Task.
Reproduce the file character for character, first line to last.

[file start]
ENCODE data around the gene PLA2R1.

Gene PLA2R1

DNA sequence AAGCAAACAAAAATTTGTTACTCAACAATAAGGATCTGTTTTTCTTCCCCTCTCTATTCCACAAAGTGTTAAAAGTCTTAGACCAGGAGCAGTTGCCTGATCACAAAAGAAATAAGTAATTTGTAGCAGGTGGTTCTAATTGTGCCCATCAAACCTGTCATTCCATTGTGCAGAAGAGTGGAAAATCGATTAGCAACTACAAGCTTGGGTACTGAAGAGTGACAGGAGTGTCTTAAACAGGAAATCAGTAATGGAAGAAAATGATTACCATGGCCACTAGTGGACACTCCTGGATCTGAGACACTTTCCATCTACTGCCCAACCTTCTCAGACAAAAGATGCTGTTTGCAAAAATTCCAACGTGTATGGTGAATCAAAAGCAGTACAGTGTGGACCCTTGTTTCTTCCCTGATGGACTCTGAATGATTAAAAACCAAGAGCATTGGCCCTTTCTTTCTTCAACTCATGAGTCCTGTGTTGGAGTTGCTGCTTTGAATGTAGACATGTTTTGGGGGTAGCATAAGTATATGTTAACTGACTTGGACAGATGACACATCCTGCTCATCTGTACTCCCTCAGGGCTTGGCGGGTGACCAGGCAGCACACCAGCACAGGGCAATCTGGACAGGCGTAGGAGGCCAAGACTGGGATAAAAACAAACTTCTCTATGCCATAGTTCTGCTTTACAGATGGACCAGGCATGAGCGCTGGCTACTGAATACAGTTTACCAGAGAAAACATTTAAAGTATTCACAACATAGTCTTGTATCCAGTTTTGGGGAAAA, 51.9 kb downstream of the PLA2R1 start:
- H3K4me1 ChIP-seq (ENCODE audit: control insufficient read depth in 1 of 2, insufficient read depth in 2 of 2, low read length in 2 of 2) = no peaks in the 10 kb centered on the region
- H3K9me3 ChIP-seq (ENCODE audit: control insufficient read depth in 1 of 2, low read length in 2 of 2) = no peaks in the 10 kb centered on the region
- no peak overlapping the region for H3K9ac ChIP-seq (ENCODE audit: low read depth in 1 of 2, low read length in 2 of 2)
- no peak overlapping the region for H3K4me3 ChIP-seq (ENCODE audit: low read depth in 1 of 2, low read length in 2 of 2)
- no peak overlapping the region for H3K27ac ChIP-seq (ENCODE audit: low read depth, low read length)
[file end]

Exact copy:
ENCODE data around the gene PLA2R1.

Gene PLA2R1

DNA sequence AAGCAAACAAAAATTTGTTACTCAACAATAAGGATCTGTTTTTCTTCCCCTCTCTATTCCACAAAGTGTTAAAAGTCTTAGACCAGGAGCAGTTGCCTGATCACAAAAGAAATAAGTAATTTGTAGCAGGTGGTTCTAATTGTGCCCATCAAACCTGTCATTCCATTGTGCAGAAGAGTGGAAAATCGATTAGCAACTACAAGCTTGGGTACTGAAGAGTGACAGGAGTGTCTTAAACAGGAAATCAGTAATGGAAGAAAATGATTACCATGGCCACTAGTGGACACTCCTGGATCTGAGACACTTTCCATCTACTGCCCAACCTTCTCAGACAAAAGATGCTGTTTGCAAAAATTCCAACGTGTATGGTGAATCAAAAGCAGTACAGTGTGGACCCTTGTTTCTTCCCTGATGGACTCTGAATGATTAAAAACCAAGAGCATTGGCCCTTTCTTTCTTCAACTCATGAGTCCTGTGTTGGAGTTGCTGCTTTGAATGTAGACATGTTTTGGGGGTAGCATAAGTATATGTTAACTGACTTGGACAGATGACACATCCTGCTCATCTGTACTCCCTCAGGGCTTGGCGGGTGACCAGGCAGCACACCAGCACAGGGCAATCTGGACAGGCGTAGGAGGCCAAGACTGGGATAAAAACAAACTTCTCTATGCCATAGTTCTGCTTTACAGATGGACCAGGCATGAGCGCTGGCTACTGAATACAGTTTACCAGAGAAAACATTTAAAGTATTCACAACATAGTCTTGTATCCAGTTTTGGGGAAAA, 51.9 kb downstream of the PLA2R1 start:
- H3K4me1 ChIP-seq (ENCODE audit: control insufficient read depth in 1 of 2, insufficient read depth in 2 of 2, low read length in 2 of 2) = no peaks in the 10 kb centered on the region
- H3K9me3 ChIP-seq (ENCODE audit: control insufficient read depth in 1 of 2, low read length in 2 of 2) = no peaks in the 10 kb centered on the region
- no peak overlapping the region for H3K9ac ChIP-seq (ENCODE audit: low read depth in 1 of 2, low read length in 2 of 2)
- no peak overlapping the region for H3K4me3 ChIP-seq (ENCODE audit: low read depth in 1 of 2, low read length in 2 of 2)
- no peak overlapping the region for H3K27ac ChIP-seq (ENCODE audit: low read depth, low read length)